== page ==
HURLEYVILLE, NY — To encourage film and television producers to create programming in upstate New York counties, two years ago the state expanded the New York State (NYS) Film Tax Credit Program. …
HURLEYVILLE, NY — To encourage film and television producers to create programming in upstate New York counties, two years ago the state expanded the New York State (NYS) Film Tax Credit Program. The expansion allows for productions that have budgets of $500,000 or more to receive an additional 10% for certain expenses related to film and television production on top of other incentives for the industry.
Some 37 counties qualify for the extra incentive, but Sullivan, Ulster, Orange, and Dutchess were left out. The goal of the incentive is to try to attract filmmakers to counties far away from New York City. That hasn’t worked out as planned, and now Assemblywoman Aileen Gunther sees the expanded incentives as a major missed opportunity in Sullivan and the other three counties. She arranged a press conference in Hurleyville on March 10, to bring attention to the issue with hopes of getting new legislation passed this session to include the four counties in the program.
Gunther said the legislation she is backing, which would allow Sullivan and the other counties to qualify for the 10% additional tax incentive “is about fairness” and about ensuring that the local economy is based on more than one industry.
Mike Hein, the county executive of Ulster County, also spoke and also said the issue was fairness. He said, “Of all the upstate counties in New York, 84% of them are included in this 10% tax credit… We’re talking about simply being able to compete, not with other counties, but with other states and other countries.” Hein noted that the state of Georgia now has similar tax incentives resulting in an increase in financial impact from “$260 million, before they began, to $6 billion of financial impact just last year.”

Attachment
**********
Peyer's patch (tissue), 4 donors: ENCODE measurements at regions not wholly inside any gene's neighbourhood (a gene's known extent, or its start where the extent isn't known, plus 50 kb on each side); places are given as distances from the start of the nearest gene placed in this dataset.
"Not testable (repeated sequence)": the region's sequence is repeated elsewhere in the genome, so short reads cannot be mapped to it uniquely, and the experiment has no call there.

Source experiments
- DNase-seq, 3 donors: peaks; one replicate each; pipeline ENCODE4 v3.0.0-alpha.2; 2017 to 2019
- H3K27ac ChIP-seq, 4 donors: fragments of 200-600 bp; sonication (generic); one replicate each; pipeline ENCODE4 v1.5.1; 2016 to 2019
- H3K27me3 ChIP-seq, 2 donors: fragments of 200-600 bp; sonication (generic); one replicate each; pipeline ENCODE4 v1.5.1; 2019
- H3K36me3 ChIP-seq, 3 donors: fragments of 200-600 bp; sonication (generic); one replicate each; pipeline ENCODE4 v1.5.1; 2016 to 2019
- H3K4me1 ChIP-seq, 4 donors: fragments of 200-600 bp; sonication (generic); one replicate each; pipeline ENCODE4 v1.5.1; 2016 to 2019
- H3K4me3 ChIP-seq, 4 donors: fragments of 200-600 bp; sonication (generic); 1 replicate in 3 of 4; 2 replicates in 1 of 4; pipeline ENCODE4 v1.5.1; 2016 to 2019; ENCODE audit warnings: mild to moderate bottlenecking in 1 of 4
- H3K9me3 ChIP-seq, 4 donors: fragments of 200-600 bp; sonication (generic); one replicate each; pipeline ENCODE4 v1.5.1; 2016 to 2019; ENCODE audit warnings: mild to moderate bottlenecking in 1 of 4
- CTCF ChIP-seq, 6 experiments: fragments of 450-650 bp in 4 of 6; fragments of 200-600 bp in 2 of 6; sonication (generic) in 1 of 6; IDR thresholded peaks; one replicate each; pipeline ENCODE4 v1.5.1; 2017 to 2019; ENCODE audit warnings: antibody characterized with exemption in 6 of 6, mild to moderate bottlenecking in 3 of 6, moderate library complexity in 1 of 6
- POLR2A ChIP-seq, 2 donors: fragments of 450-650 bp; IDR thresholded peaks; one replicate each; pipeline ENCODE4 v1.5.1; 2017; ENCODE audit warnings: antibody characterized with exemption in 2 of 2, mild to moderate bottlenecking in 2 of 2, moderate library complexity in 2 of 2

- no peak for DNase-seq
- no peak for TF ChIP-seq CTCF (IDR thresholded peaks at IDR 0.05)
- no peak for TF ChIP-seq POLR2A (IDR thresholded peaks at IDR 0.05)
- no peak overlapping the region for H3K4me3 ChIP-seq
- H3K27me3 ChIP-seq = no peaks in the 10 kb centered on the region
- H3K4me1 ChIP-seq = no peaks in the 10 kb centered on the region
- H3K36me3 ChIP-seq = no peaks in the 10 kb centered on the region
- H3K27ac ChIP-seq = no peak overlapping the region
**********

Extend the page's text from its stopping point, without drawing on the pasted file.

Actress Mary Stuart Masterson, who is in the process of opening a film and television studio in Kingston, said the 10% incentive would make an important difference in attracting television production, especially, to the region.
Laurent Rejto, the driving force behind the Hudson Valley Film Commission, and Ramsay Adams, the executive director of Catskill Mountainkeeper, also spoke in favor of the legislation.
The Hurleyville Arts Centre
The press conference was held at the Hurleyville Arts Center, which is one of the buildings being renovated and remade by the Center for Discovery, in a process that is transforming the face of Hurleyville.
The center will not officially open until late summer or early fall, and is waiting for final approval from the New York State Department of Transportation regarding the configuration of the parking area.
The building features a 130-seat movie theater, along with a grand ballroom on the second story, as well as performance and rehearsal spaces for a wide array of activities.
The building was endowed by Janet Carrus, a long-time benefactor and board member of the Center for Discovery.
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